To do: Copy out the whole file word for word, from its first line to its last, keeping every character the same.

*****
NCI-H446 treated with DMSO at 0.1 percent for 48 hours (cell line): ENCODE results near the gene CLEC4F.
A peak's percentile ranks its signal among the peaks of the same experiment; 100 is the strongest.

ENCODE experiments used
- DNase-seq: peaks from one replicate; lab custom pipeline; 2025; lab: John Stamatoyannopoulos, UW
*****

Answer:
NCI-H446 treated with DMSO at 0.1 percent for 48 hours (cell line): ENCODE results near the gene CLEC4F.
A peak's percentile ranks its signal among the peaks of the same experiment; 100 is the strongest.

ENCODE experiments used
- DNase-seq: peaks from one replicate; lab custom pipeline; 2025; lab: John Stamatoyannopoulos, UW